In 1903, H. H. Babcock passed away at the home of Anson and Ida in New York City at the age of 82. Babcock was among the oldest attendees of Trinity Church, which Anson helped to build anew with his brother Roswell in 1890, and also served as the last President of the village of Watertown before its incorporation into a city in 1869. His business, the H. H. Babcock Co., was exclusively a family affair that included Anson and Roswell as stakeholders.
After Babcock’s death, Anson, who already owned and anointed the Hillcrest Farm on outer Ives Street along with a 5th Avenue Mansion in New York, would make a number of dramatic improvements to the former Babcock mansion. Work would be completed in 1904 and the Watertown Daily Times would report on August 13—
The spacious residence of A. R. Flower at the corner of Sherman and Mullin Streets, formerly the H. H. Babcock property, has been completed as has also the large stables of Mr. Flower.
The old Babcock residence has been entirely remodeled and besides a large veranda, an addition 48 x 22 feet has been constructed. The entire building inside and outside is of colonial design, pilasters and columns being thrown in the archways and side walls of the living rooms.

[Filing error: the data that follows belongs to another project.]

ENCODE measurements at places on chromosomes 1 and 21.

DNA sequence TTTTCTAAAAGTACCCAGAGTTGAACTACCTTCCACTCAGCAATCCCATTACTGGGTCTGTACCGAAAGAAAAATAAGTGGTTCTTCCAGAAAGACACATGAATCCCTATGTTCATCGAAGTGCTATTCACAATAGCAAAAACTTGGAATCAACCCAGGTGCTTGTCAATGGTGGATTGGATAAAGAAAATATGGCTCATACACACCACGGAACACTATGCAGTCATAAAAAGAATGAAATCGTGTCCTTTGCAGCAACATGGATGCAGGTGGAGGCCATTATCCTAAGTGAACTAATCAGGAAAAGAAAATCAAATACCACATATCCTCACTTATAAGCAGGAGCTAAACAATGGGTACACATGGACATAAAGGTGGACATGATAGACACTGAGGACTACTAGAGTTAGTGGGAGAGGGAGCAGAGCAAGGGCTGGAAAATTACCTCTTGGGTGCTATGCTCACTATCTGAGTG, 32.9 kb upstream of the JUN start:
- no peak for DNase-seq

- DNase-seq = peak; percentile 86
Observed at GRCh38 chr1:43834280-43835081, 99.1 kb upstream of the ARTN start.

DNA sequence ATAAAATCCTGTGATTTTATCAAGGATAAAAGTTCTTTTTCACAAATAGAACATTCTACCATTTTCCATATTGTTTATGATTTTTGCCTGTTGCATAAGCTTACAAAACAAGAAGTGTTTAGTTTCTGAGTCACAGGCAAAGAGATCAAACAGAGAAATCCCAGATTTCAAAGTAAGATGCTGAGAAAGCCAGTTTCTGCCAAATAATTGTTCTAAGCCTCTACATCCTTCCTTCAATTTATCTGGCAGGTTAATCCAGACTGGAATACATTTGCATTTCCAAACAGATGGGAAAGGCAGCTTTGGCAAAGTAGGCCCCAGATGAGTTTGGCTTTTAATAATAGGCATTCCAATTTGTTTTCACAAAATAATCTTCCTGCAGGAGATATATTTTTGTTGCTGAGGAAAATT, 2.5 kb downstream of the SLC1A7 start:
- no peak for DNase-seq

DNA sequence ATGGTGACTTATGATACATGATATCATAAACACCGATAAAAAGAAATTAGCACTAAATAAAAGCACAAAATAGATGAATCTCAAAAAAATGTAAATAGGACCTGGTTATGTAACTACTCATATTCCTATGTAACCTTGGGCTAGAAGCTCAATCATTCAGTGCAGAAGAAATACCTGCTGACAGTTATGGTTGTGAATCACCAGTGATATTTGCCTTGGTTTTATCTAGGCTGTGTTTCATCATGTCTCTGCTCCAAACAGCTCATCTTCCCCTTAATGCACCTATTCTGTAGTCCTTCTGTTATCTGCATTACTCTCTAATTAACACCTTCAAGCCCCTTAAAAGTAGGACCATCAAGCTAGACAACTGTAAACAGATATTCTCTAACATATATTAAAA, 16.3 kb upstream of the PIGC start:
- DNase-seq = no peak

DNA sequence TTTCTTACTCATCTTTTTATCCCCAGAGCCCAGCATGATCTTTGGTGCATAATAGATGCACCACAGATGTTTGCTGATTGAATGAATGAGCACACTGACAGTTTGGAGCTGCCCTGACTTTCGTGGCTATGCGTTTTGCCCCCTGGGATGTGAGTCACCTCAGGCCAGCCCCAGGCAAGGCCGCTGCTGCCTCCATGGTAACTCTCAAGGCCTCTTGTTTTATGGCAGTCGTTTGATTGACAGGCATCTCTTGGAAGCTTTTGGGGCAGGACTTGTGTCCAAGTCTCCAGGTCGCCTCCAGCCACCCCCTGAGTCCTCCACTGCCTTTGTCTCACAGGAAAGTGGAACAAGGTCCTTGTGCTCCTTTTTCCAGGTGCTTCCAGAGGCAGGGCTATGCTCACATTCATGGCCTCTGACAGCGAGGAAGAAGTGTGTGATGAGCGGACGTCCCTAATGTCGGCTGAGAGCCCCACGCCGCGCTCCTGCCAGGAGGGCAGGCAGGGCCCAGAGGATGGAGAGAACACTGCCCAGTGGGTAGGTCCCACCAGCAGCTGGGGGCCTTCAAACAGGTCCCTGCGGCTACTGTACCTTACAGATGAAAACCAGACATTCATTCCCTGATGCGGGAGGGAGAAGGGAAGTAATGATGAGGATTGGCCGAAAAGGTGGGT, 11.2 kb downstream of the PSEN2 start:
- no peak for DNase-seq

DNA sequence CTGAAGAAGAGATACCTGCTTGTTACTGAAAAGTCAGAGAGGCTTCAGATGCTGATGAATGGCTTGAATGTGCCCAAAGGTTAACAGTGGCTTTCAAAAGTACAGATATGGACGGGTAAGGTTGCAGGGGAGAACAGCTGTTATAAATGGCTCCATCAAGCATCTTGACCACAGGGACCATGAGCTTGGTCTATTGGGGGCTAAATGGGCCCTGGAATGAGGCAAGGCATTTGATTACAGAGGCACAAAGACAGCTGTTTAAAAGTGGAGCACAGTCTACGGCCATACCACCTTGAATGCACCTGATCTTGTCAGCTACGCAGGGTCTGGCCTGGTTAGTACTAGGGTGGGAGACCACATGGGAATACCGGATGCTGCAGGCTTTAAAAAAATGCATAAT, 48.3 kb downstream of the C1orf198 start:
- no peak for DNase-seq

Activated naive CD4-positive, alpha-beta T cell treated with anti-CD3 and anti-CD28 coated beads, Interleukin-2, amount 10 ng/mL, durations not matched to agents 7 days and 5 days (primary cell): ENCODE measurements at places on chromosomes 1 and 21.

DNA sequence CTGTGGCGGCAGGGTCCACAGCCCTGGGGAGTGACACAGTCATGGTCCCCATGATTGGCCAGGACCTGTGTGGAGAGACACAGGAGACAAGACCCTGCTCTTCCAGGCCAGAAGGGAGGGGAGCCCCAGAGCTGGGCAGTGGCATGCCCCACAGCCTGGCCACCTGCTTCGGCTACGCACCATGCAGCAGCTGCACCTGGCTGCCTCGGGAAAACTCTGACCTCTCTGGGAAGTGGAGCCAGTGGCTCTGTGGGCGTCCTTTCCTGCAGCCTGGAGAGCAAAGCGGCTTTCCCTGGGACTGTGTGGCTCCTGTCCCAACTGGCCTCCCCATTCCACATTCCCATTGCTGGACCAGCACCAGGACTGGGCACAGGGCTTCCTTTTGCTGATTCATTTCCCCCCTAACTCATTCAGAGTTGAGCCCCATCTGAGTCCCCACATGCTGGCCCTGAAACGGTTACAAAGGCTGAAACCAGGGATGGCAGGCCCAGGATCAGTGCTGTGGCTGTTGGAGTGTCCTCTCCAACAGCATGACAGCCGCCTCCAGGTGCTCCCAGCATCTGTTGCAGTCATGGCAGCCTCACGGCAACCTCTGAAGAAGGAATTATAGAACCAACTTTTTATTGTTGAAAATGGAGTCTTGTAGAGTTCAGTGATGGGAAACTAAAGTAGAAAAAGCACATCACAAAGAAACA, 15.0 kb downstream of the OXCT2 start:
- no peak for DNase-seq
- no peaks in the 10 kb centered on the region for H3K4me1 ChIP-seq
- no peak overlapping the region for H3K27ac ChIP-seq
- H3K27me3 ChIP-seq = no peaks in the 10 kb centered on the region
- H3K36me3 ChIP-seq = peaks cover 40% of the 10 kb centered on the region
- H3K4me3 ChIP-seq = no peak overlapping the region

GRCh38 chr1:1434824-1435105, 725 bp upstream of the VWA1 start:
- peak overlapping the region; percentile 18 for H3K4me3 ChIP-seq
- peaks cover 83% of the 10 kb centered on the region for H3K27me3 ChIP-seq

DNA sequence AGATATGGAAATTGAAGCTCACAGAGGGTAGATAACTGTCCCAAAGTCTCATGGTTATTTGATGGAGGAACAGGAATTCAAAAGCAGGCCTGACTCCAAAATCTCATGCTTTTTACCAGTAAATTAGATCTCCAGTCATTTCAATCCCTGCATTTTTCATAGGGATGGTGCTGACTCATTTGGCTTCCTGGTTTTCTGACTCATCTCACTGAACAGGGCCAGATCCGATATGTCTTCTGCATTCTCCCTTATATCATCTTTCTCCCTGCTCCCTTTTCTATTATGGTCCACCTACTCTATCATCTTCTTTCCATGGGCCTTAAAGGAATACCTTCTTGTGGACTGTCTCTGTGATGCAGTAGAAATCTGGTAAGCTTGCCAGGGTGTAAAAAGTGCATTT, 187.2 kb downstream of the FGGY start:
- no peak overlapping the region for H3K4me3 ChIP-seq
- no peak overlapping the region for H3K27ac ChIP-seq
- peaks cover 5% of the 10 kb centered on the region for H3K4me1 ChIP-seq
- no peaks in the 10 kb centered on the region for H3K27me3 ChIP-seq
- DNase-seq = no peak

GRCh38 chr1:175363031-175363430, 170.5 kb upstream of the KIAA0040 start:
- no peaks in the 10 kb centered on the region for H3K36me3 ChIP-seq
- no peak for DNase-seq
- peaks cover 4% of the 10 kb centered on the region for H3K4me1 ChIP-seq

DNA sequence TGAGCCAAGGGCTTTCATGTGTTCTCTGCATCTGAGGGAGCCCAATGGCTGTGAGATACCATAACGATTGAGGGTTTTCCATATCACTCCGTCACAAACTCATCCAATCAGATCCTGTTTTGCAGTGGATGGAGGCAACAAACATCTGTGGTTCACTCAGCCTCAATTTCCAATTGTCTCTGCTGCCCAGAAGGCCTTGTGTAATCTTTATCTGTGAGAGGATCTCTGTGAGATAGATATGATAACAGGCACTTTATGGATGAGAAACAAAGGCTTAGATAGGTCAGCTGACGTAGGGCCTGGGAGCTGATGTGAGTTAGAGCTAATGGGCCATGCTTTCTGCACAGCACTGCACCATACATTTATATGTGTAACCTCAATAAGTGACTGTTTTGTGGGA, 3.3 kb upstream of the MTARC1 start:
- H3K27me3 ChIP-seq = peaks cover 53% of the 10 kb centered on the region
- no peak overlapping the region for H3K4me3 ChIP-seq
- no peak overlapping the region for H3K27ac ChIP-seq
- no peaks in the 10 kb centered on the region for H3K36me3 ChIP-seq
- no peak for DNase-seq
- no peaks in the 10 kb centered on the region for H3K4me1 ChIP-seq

There are five bath rooms with tile flooring, and all other floors in the residence are of quartered oak. The stable is entirely new and is of strictly modern construction with perfect sanitary conditions.
The exterior of the mansion, facing Sherman Street, was the recipient of a makeover inspired by the White House with four columns standing two-stories high in a Greek Revival-style portico. A ball room with a stage was also added on the third floor.
Anson R. Flower passed away in early January, 1909, in his 601 Fifth Ave home in New York City, at the age of 65. He left behind a legacy that is often overshadowed by his brother Roswell and niece, Emma Flower Taylor, but unparalleled in its own right with the number of contributions he made in Watertown and New York City as a Wall Street financier.
Flower Avenue was named after Anson who made the contribution to the first “macadam” road in the city – a type of road comprised of broken stones laid in symmetrical, tight patterns and covered with small stones to create a hard surface. The style would be incorporated into the roads of City (Thompson) Park during its construction in the early 1900s.
After Anson’s death, Ida would split her time between the Babcock mansion, the 5th Avenue home (later moving to the Plaza Hotel) and traveling while continuing philanthropic work. Like her sister before her, Ida also taught Sunday School at Trinity Church. Afflicted with a chronic heart condition, she suffered a heart attack and a stroke in 1925. Though never quite recovering, she would live another two years before passing just shy of her 73rd birthday in August of 1927. The last few years of her life, she, along with Emma Flower Taylor, were the only two women on the board of managers for the Trinity Parish House.